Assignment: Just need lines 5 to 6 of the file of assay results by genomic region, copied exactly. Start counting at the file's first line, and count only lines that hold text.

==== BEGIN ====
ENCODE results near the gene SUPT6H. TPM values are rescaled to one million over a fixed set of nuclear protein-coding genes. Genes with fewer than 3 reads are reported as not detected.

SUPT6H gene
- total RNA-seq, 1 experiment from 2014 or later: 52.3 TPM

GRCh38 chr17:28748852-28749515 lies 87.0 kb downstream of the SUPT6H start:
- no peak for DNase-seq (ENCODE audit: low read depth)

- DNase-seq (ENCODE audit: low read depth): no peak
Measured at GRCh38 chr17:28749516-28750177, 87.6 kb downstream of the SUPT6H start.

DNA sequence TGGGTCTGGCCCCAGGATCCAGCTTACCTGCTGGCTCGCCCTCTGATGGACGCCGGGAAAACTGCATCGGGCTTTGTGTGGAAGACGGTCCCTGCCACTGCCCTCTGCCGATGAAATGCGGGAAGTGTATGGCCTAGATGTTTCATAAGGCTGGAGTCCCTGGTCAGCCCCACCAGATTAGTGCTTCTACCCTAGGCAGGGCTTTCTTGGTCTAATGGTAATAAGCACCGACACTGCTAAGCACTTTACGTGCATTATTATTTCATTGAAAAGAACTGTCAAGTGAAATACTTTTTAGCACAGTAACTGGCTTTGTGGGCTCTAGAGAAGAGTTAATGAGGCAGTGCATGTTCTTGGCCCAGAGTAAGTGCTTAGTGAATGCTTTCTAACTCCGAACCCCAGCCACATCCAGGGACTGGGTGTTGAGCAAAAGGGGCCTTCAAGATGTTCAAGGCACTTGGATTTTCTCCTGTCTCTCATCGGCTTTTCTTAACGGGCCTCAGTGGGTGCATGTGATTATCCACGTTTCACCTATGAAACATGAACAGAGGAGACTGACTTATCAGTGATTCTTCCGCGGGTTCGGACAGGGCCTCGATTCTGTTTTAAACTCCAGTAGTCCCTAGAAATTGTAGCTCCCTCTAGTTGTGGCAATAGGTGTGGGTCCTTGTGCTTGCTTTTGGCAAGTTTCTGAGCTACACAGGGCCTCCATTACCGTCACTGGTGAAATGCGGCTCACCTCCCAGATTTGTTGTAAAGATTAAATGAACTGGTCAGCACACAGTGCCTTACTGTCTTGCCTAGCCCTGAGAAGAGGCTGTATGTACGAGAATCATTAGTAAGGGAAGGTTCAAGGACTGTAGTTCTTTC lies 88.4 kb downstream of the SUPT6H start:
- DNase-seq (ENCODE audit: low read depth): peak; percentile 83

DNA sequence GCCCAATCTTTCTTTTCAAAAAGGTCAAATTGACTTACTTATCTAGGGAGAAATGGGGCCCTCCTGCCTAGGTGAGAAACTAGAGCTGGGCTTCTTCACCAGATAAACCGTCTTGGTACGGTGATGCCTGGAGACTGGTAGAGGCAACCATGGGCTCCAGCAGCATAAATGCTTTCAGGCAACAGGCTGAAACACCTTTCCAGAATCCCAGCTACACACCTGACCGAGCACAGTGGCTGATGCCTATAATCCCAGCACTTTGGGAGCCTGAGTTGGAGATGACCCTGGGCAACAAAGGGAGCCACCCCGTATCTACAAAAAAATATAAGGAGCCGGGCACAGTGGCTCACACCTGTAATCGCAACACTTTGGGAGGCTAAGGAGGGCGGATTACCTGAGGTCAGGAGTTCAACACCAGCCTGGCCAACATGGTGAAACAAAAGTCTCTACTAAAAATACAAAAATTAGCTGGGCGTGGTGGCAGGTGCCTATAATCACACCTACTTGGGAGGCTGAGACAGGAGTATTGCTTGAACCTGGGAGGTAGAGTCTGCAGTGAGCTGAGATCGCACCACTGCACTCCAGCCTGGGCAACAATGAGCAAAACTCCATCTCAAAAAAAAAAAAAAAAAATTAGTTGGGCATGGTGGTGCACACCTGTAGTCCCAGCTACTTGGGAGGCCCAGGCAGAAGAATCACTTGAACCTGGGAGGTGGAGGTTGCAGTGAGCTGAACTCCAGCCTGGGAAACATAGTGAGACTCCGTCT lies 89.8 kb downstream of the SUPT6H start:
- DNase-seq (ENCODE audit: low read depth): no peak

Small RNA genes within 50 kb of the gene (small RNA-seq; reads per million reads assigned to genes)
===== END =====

- no peak for DNase-seq (ENCODE audit: low read depth)

- DNase-seq (ENCODE audit: low read depth): no peak